Being truthful means more than using accurate descriptions, though. The packaging shouldn’t mislead (by being oversized, for example). Further, an over-the-top approach to packaging can negatively impact your brand and cause frustration for customers - both as an unboxing experience and a waste management issue.

Striking a balance with the design means being realistic and accurately representing your product from the outset. Otherwise, the chance of ending up on a list of brands making poor packaging choices is greatly increased.

Looking for a simple win? Consider cardboard sleeve cut-outs and clear boxes to offer customers the chance to see what they’re getting before they make their purchase.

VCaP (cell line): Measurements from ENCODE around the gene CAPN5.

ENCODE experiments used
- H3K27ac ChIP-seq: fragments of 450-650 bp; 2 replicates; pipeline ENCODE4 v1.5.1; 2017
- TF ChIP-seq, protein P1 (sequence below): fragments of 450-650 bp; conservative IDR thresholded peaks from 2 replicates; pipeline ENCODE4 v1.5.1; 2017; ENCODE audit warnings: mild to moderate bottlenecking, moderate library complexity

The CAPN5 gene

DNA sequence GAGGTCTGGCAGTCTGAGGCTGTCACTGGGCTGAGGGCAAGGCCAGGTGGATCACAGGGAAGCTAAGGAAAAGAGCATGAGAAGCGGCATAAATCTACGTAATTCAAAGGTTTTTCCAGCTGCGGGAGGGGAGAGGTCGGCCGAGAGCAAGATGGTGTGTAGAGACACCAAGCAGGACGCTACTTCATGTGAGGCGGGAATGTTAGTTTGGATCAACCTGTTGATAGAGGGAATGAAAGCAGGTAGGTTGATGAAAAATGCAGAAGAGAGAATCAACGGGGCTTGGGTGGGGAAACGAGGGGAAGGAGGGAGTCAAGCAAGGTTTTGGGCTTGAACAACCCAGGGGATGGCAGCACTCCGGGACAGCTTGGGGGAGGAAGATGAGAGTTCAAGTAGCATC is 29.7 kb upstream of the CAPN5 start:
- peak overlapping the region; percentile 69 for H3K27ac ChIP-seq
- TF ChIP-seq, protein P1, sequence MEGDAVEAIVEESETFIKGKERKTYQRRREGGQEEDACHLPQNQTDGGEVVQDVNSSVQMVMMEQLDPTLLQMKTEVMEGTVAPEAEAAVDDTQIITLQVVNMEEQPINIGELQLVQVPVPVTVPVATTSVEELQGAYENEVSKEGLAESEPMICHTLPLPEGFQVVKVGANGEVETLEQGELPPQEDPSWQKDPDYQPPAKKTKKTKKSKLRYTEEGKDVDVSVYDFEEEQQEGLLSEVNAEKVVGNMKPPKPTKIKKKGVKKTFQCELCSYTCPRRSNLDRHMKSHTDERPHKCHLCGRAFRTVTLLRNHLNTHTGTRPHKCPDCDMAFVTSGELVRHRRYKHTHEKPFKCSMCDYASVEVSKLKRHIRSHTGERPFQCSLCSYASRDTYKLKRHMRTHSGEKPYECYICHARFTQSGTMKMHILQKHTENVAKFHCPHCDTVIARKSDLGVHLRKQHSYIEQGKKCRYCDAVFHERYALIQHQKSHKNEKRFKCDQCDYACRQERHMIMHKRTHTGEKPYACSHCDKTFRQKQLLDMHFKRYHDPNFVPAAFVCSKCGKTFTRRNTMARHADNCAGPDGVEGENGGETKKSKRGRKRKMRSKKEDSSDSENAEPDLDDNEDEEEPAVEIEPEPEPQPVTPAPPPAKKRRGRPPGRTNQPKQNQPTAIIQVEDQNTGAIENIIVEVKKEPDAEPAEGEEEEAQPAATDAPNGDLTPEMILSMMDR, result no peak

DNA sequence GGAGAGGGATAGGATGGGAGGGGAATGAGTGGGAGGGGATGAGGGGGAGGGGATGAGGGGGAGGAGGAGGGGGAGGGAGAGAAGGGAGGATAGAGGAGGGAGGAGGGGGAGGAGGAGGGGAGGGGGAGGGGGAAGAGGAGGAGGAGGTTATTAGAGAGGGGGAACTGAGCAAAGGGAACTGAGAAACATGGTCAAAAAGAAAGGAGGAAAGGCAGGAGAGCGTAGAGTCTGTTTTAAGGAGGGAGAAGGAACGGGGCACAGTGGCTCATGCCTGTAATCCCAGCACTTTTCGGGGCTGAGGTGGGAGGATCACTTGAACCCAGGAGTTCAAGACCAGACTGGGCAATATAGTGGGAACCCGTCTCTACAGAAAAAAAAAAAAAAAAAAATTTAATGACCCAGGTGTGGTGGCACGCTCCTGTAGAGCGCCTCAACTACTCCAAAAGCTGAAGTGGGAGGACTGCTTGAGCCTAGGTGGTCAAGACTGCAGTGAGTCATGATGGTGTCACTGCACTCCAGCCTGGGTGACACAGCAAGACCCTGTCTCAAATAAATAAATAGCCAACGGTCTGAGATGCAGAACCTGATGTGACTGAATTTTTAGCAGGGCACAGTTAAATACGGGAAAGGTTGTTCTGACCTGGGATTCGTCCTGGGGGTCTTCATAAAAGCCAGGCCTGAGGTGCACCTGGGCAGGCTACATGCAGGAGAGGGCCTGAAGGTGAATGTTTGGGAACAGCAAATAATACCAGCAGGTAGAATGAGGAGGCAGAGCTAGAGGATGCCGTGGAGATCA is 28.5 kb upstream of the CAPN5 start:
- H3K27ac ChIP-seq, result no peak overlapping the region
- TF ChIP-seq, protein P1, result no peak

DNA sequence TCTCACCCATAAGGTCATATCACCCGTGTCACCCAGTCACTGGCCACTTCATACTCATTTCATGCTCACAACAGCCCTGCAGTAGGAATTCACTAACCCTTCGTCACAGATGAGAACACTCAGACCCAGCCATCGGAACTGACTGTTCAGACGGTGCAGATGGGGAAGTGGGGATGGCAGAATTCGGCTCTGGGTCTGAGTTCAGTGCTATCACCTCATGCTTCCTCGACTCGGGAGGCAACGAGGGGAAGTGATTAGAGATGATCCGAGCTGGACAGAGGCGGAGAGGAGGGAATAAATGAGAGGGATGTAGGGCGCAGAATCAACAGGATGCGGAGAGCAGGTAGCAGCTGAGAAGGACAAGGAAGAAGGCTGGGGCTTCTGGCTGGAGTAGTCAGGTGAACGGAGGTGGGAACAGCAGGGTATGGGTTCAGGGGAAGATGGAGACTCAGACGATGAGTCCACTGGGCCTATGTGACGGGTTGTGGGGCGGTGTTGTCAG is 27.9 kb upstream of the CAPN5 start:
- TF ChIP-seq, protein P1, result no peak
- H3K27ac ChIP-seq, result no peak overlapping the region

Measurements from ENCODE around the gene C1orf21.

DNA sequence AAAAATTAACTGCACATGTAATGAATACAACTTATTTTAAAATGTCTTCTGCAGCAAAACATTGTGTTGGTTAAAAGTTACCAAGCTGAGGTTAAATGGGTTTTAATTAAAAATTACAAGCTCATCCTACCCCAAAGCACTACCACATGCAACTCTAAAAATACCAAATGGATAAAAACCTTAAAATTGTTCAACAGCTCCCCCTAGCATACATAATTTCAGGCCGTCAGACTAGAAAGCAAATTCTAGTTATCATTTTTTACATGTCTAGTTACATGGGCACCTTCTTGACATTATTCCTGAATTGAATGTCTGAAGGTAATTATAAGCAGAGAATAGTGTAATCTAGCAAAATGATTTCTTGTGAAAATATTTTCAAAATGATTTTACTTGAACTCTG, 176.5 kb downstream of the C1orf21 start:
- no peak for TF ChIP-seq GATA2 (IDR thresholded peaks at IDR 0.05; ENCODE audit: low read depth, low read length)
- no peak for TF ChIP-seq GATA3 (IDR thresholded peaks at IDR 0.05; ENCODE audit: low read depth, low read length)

4. Function first

Food products regularly rank at the top of impulse purchase lists. That’s why it’s important to consider your customers’ key motivations and reasons for purchasing. Primarily, customers want to know what the product is, its ingredients, how it’s prepared and how to dispose of the packaging. Deviating from this core principle and throwing in needless information can confuse matters and lead to customers choosing the easier-to-read alternative on the neighbouring shelf.

5. Impactful design

While it’s certainly true that adding unnecessary bells and whistles can alienate consumers and cause frustration when it comes to waste management, it’s still important for businesses to consider how their products can stand apart from their competitors’. To do this, consider how your brand will compel customers to choose your goods over any others. Offering greener packaging choices, making use of clean, clear messaging or applying accents of colour can all elevate your goods and provide opportunities to set your products apart from the rest.